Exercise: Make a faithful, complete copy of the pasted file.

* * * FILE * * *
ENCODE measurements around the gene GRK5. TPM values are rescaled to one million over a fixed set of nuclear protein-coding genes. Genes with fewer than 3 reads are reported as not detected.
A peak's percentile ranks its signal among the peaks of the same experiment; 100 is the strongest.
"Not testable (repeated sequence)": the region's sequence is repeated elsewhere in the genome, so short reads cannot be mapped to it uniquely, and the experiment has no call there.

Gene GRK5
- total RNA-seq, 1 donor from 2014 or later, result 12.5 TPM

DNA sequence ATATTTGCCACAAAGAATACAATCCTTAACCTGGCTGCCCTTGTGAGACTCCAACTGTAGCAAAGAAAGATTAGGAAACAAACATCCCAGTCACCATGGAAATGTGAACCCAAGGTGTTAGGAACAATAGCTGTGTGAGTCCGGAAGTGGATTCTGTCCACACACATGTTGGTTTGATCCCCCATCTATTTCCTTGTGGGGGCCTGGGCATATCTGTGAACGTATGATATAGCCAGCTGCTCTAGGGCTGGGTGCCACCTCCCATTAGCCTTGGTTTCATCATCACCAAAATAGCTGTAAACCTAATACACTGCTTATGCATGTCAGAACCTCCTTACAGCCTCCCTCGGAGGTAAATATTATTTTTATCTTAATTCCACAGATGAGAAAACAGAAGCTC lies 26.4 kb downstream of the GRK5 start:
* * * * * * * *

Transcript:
ENCODE measurements around the gene GRK5. TPM values are rescaled to one million over a fixed set of nuclear protein-coding genes. Genes with fewer than 3 reads are reported as not detected.
A peak's percentile ranks its signal among the peaks of the same experiment; 100 is the strongest.
"Not testable (repeated sequence)": the region's sequence is repeated elsewhere in the genome, so short reads cannot be mapped to it uniquely, and the experiment has no call there.

Gene GRK5
- total RNA-seq, 1 donor from 2014 or later, result 12.5 TPM

DNA sequence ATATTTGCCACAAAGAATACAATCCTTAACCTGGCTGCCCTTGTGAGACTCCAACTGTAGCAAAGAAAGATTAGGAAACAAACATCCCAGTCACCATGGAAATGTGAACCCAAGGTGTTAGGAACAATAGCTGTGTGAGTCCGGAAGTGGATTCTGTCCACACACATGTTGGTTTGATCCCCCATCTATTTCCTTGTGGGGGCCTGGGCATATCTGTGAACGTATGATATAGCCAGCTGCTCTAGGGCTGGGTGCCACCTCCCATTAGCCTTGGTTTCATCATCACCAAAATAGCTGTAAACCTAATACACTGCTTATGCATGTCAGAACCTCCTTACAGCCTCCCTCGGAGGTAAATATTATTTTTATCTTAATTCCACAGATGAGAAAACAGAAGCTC lies 26.4 kb downstream of the GRK5 start: